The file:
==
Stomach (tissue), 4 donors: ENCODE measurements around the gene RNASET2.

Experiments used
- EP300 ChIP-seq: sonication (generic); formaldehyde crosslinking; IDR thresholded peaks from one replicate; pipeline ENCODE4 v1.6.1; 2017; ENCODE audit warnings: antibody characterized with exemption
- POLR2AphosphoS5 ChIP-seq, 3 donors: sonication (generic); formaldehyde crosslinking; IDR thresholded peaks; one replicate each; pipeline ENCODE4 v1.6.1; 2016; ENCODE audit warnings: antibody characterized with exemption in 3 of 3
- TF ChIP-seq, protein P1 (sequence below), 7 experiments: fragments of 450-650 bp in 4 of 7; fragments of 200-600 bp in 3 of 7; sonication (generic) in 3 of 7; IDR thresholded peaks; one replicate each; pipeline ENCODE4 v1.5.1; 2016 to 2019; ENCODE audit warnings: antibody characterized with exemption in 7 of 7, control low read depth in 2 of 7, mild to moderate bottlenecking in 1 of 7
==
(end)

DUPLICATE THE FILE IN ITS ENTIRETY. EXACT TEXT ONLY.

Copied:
Stomach (tissue), 4 donors: ENCODE measurements around the gene RNASET2.

Experiments used
- EP300 ChIP-seq: sonication (generic); formaldehyde crosslinking; IDR thresholded peaks from one replicate; pipeline ENCODE4 v1.6.1; 2017; ENCODE audit warnings: antibody characterized with exemption
- POLR2AphosphoS5 ChIP-seq, 3 donors: sonication (generic); formaldehyde crosslinking; IDR thresholded peaks; one replicate each; pipeline ENCODE4 v1.6.1; 2016; ENCODE audit warnings: antibody characterized with exemption in 3 of 3
- TF ChIP-seq, protein P1 (sequence below), 7 experiments: fragments of 450-650 bp in 4 of 7; fragments of 200-600 bp in 3 of 7; sonication (generic) in 3 of 7; IDR thresholded peaks; one replicate each; pipeline ENCODE4 v1.5.1; 2016 to 2019; ENCODE audit warnings: antibody characterized with exemption in 7 of 7, control low read depth in 2 of 7, mild to moderate bottlenecking in 1 of 7